Wednesday, February 16, 2005

Kyoto and America

A nice note on Kyoto by John B over on his Shot by Both Sides blog today, arguing that - as much as we would like to blame Bush for America's refusal to ratify the protocol - US resistence runs a lot deeper than the top man.

"As Bush apologists frequently point out, he didn't kill US support for Kyoto. Rather, the Senate voted 95-0 in 1998 to say it would not ratify any such treaty. Americans don't like being told by experts that they probably ought to stop being greedy fucks or lots of people will die."

Worth reading, too, for John's always appealing prose - any article which throws in a reference to Bush being "stupid, crooked and venal", much less a "smirking prick" is alright by me.

Over at Mark Lynas's blog, he's jubilant,

"It's been declared 'dead' by everyone from anti-capitalist protesters to George Bush. But Kyoto will go down in history as the treaty that refused to die - and as Kyoto lives, so too do our hopes of still greater efforts in future to avert the threat of catastrophic climate change."

And he finishes, "One last thought: the US saw fit to stand outside this historic global effort. History will judge its leaders accordingly."

On the day that Boeing launch their new 777 airbus, meanwhile, Mark had some cautionary words to say about it on yesterday's Today programme. Looking back on his appearence, he remarks,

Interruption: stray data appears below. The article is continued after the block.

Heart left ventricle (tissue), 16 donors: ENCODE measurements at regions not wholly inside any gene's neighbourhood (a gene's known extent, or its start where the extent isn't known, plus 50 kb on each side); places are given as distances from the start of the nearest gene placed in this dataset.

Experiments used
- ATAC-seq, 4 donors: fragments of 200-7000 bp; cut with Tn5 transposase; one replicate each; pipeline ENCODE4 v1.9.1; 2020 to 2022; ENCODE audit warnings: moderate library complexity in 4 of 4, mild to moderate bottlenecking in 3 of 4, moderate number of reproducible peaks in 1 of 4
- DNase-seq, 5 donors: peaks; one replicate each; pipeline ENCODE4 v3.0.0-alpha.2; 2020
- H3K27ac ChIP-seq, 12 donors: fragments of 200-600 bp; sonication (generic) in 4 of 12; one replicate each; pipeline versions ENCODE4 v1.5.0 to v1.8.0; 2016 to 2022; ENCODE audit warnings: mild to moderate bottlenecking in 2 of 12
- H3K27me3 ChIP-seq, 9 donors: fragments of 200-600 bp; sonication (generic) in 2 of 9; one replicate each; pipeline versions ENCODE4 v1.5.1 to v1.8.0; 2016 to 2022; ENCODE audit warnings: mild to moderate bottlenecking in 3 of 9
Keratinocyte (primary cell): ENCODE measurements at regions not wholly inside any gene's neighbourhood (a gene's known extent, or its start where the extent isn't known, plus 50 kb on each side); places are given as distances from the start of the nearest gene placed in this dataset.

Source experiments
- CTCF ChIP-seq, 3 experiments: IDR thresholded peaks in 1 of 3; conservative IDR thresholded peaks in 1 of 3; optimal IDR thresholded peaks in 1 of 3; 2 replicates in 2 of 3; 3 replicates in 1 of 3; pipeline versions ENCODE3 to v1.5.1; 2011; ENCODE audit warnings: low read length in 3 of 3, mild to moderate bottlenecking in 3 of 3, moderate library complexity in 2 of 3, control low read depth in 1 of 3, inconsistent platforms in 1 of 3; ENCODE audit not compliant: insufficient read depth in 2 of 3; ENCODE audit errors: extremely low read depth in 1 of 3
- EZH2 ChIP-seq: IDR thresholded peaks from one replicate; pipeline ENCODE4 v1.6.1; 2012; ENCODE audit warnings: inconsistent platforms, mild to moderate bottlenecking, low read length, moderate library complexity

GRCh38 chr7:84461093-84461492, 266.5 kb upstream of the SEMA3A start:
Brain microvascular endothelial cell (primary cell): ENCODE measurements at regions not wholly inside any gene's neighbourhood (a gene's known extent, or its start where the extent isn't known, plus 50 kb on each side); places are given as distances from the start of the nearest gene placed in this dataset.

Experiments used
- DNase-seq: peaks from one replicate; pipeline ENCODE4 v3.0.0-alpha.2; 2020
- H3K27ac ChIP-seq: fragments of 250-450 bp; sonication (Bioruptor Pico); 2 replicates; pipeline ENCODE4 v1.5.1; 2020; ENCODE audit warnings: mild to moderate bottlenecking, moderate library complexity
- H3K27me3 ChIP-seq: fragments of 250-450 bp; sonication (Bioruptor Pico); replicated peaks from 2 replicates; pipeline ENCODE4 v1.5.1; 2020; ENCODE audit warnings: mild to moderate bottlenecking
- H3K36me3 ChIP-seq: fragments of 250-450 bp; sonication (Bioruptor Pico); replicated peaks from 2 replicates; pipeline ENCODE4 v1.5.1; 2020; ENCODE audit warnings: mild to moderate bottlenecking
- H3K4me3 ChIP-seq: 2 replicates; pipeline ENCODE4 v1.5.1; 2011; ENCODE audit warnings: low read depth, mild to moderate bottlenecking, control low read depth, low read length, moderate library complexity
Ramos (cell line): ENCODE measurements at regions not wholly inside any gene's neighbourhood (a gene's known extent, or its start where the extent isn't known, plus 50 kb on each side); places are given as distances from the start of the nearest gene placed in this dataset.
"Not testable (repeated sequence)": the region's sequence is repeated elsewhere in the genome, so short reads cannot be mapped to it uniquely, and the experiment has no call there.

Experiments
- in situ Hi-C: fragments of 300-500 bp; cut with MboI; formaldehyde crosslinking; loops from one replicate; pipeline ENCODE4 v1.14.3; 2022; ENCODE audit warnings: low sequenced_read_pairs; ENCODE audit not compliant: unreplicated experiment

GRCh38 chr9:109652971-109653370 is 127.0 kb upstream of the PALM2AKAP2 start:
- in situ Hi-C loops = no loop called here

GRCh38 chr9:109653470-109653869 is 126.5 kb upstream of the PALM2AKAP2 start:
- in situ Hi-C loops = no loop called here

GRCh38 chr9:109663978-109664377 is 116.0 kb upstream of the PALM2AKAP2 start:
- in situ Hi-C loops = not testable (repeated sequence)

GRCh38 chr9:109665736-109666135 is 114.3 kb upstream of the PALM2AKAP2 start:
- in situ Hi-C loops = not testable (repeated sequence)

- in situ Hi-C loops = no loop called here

"I was trying to get across a ... general message in a very short time. Most people haven't the faintest idea that flying is the most climate-destructive thing they ever do, so I wanted to mention this whilst simultaneously sounding reasonable about the opportunities that it offers for travel and so on. My point about short-haul flights being worse is because *proportionally* per mile travelled they use more fuel because more time is spent taking off than cruising. Also there are more easy alternatives for short-haul travel by rail and so on rather than flight. I think the most important thing here is not to try and find the most fuel-efficient journey, but - given many tonnes of CO2 will end up in the atmosphere either way - to reassess the need to fly at all."

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